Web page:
Proposed Espionage Act reforms are vital for investigative journalism

Seth Stern

Director of Advocacy

Rep. Rashida Tlaib has introduced an amendment that would stop Espionage Act prosecutions of journalists and their sources without impacting the government's ability to prosecute actual espionage.

Chad Davis, via Flickr

I may have just violated the Espionage Act by linking to this Washington Post report on leaked documents about the Russian-Ukrainian war. You may have just violated the act by reading it. That sounds ridiculous because it is. But the act says anyone who accesses national defense information must return it to the appropriate government official to avoid prison. I didn’t, did you?

It’s true, the government hasn’t invoked the 100-plus year-old law to prosecute news readers and probably won’t anytime soon. But the government has routinely abused its broad discretion under the law’s vague and ambiguous language to prosecute investigative journalism — including both publishers and sources.

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An amendment (PDF) to the National Defense Authorization Act proposed by Rep. Rashida Tlaib could change all that. The amendment would not affect provisions of the Espionage Act used to prosecute actual espionage. It would stop Espionage Act prosecutions of journalists, publishers, and members of the public by limiting the act’s reach to government employees under a duty to protect confidential information. It would also:

  • Require the government to prove whistleblowers and other defendants intended to harm the U.S. (as opposed to, for example, exposing government crimes to stop them).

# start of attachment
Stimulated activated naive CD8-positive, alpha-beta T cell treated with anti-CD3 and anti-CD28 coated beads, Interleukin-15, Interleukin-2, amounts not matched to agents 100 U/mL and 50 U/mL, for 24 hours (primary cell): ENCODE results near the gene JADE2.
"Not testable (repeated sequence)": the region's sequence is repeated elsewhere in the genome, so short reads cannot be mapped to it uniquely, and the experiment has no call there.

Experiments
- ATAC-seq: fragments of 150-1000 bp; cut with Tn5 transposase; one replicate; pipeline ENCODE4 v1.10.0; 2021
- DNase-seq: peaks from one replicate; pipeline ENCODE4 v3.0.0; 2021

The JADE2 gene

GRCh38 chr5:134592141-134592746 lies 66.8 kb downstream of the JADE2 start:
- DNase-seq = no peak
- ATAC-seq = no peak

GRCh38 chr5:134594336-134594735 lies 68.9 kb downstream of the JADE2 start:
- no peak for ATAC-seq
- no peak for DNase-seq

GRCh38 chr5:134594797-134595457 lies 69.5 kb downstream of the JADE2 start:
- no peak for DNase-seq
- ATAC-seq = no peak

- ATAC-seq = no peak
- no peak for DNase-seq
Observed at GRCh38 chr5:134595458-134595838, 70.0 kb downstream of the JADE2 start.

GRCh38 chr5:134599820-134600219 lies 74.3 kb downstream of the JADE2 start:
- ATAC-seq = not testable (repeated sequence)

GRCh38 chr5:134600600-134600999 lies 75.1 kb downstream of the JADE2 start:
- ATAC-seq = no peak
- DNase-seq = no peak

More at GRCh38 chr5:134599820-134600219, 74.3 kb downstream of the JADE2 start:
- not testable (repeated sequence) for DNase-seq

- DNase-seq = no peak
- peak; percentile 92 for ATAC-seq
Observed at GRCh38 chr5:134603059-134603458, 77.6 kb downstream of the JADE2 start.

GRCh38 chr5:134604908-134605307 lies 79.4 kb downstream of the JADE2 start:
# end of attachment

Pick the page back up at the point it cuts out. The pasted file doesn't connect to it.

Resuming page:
• Relatedly, permit defendants to testify regarding the purpose of their disclosures.
  • Allow defendants to prove their disclosures served the public interest.
  • Limit prosecutions to cases involving properly classified information (the law predates the severely broken classification system and instead refers to “national defense” information).

The amendment would immediately and significantly improve the quality of investigative reporting available to Americans. Even when no charges are filed, the chilling effect on journalists and sources from the mere prospect of prosecution is immeasurable. Before he passed away last month, Freedom of the Press Foundation co-founder and Pentagon Papers whistleblower Daniel Ellsberg warned other potential whistleblowers: “Don’t do it under any delusion that you’ll have a high chance of ending up like Daniel Ellsberg,” i.e., dying outside of prison.

Yes, Tlaib introduced the same amendment last year, and yes, reforming a law as beloved by the many secrecy fanatics in our government as the Espionage Act will be an uphill battle. But it’s one we need to keep fighting, especially when the current administration continues former President Trump’s abuse of the Espionage Act to criminalize routine journalism.

Speaking of, it must be acknowledged that the two most famous Espionage Act defendants at the moment are polarizing figures — Julian Assange and Trump. Some may trust the current Department of Justice to only weaponize the Espionage Act against people they don’t like. That’s a mistake.

Even the Obama administration — which set records for Espionage Act prosecutions of whistleblowers — declined to charge Assange under the act because it recognized that doing so would open the door for prosecutions of more traditional journalists. When the next DOJ reversed Obama’s position it was easy to blame Trump’s hatred of the press — he’s unlikely to be concerned about setting precedents that harm reporters.

But then the Biden administration continued the Assange prosecution despite decrying sham espionage prosecutions of journalists abroad. It’s even pressuring other journalists to help it criminalize journalism. Clearly, once one administration claims power subsequent ones can’t be trusted to relinquish it. It’s anyone’s guess how the Espionage Act might be abused in a second Trump term or any other future administration. Let’s hope that, thanks to Tlaib’s amendment, we don’t need to find out.

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